Blame it on John Cleese.
That sentence could be applied to any number of things – from thousands of nerdy college boys actually thinking the dead parrot sketch is funny to Fierce Creatures – but in this case, we can blame John Cleese for the following words: Sir Bob Geldof and Sir Paul Hewson. Were it not for the inspiration of seeing and participating in the various Amnesty International benefit concerts that took place under the banner of “The Secret Policeman’s Ball,” it could easily be said Geldof and Bono would have continued on their paths of being annoying rock stars, rather than annoying rock stars with a cause.
Of course, it could also be said that, without the direct awareness-raising of the Amnesty concerts and the efforts spearheaded by Geldof and Bono, thousands – if not hundreds of thousands – of people would have unnecessarily died for lack of food, medicine or any of the other things that those celebrities have used their star power to focus attention on.
So, yes, let’s blame it on John Cleese; he probably wouldn’t mind.
Yet, in watching the chronological progression of the five concert films collected on the three-DVD setThe Secret Policeman’s Balls, it’s clear that such an outcome was inevitable. What began in 1976 as an ad hoc comedy show featuring three of Britain’s top comedy teams (Monty Python, Beyond the Fringe and the Goodies) running through what amounted to greatest-hits sets morphed into something more attention-getting. The 1979 show – the first to bear the “Secret Policeman’s Ball” moniker – was a four-night extravaganza, featuring comedians as well as musicians like Pete Townshend.
By the time the Secret Policeman’s Other Ball went down in 1981, marquee rockers like Sting, Eric Clapton, Jeff Beck and, yes, Bob Geldof were on hand. It was this 1981 show – and its highly edited, cinematic counterpart (directed by none other than Julien Temple) – that got the most attention on both sides of the Atlantic. The opportunity to see rock stars in a more casual environment helped ease the delivery of the concert’s primary mission: raising money so Amnesty could free political prisoners. As such, musicians played a disproportionately large role in 1987’s Third Ball; a rare live performance by Kate Bush, an acoustic set by Duran Duran (with Simon Le Bon wearing mom jeans), and songs by Mark Knopfler, Joan Armatrading and, er, Nik Kershaw overshadowed comedic interludes by Robbie Coltrane (Hagrid!) and Hugh Laurie (House!). This trend was reversed in the next concert, 1989’s Biggest Ball, in which only British comedians took part, making the appeal a bit more parochial.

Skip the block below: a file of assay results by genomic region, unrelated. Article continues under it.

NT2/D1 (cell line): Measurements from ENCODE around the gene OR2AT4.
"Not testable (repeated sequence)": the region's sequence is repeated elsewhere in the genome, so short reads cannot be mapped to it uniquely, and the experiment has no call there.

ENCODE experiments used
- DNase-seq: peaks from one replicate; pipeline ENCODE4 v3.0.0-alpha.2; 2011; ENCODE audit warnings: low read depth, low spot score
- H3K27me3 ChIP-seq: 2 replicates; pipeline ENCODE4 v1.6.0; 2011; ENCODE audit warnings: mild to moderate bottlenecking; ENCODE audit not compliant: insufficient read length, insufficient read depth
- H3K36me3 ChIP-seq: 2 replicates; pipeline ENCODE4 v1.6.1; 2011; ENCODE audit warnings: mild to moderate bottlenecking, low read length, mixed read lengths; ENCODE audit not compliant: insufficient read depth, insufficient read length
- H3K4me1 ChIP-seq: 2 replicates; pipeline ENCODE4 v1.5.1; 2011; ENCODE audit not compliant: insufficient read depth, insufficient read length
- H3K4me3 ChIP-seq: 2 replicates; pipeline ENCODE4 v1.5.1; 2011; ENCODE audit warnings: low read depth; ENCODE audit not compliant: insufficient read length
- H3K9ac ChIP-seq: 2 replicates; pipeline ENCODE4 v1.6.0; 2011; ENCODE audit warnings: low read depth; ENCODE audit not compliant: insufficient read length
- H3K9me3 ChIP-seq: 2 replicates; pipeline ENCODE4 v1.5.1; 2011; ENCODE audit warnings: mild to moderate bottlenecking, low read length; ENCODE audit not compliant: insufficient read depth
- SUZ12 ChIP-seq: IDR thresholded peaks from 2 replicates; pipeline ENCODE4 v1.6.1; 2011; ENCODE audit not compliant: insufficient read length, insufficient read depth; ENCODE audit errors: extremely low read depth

The second and third Balls, though six years apart, are the best and most compelling, presenting musicians and comedians in a casual, late-night atmosphere, united for a good cause and delivering excellent performances. However, the inclusion in this set of 1976’s Pleasure at Her Majesty’s is well worth watching; although it seems the producers hardly gave a thought to posterity – the grainy 16 mm footage and tinny soundtrack make it feel like a rediscovered home movie – the enthusiasm of the performers for their work and for Amnesty’s work is organic and infectious, despite the presence of the dead parrot sketch. For that, we can probably blame John Cleese.